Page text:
The Empire State Building And Eiffel Tower Go Dark To Honor Pittsburgh Synagogue Victims

Dark days, recently.

Two of the world’s greatest landmarks went dark to pay homage to the victims of the Pittsburgh shooting at the Tree of Life synagogue on Saturday.

In Paris on Sunday night, the lights of the Eiffel Tower were gradually dimmed and then turned off in honor of the 11 victims of the Shabbat morning shooting.

In Manhattan on the same night, the lights on the iconic Empire State Building were darkened. The building emitted a faint orange halo in a nod to the color that represents gun violence prevention. Anne Hidalgo, Mayor of Paris, tweeted that the decision surrounding the tower was made to “honor the victims of the anti-Semitic attack.”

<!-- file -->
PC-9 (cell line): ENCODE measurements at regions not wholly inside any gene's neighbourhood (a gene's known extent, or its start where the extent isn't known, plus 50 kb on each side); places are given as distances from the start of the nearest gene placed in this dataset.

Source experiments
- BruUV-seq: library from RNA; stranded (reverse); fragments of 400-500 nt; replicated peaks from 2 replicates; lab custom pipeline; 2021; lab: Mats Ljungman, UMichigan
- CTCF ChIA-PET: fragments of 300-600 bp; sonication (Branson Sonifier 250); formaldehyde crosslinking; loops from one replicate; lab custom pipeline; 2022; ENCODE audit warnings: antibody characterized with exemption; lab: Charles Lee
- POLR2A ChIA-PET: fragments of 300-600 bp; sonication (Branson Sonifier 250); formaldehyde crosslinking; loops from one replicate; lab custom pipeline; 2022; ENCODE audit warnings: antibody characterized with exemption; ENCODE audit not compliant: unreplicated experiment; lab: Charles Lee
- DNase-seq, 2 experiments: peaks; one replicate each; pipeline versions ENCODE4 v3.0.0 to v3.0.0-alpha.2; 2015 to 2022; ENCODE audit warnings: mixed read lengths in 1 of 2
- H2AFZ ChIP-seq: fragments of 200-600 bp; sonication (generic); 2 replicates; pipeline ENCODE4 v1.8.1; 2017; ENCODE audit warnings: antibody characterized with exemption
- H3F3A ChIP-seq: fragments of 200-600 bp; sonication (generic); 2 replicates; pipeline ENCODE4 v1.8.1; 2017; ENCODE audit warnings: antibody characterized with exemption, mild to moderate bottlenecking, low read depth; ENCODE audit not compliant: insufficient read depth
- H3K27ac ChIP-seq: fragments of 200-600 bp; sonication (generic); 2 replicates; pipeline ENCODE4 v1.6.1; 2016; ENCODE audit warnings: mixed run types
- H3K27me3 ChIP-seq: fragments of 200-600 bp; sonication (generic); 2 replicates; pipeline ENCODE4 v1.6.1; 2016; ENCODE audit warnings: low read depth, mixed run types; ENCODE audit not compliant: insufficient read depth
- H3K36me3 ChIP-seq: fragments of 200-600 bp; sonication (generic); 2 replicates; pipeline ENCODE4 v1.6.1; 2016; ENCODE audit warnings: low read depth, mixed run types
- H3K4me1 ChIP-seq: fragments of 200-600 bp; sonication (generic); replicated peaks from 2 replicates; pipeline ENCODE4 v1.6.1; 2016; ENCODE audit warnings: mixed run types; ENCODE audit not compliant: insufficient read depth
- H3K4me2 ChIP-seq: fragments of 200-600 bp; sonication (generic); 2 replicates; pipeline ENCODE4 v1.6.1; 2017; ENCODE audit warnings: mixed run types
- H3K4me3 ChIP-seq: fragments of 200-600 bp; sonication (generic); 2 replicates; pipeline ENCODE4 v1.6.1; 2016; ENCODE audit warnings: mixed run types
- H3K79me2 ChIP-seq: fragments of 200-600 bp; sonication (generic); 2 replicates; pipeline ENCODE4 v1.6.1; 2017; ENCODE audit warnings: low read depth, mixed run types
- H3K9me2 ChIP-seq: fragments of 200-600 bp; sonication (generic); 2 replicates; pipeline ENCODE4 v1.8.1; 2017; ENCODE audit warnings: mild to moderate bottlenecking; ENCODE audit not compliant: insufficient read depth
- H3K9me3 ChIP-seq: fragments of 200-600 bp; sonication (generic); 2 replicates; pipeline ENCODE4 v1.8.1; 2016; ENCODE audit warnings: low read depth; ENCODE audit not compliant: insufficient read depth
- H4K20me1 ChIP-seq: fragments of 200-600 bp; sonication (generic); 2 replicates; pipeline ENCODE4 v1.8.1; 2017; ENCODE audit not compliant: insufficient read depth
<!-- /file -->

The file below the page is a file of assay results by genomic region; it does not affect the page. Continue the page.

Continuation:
On a wall of Jerusalem’s Old City, a light projection gave tribute to Pittsburgh’s Jews:

Intentionally or not, the darkening and light effects in each tribute echo the Jewish mourning customs of kindling a light during the period of shiva, the initial seven days of bereavement. The significance of light, darkness, and candles are paramount in Jewish mourning.

Jenny Singer is the deputy lifestyle editor for the Forward. You can reach her at Singer@forward.com or on Twitter @jeanvaljenny

This story "Empire, Eiffel Tower Go Dark To Honor Pittsburgh Jews" was written by Jenny Singer.

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The Empire State Building And Eiffel Tower Go Dark To Honor Pittsburgh Synagogue Victims

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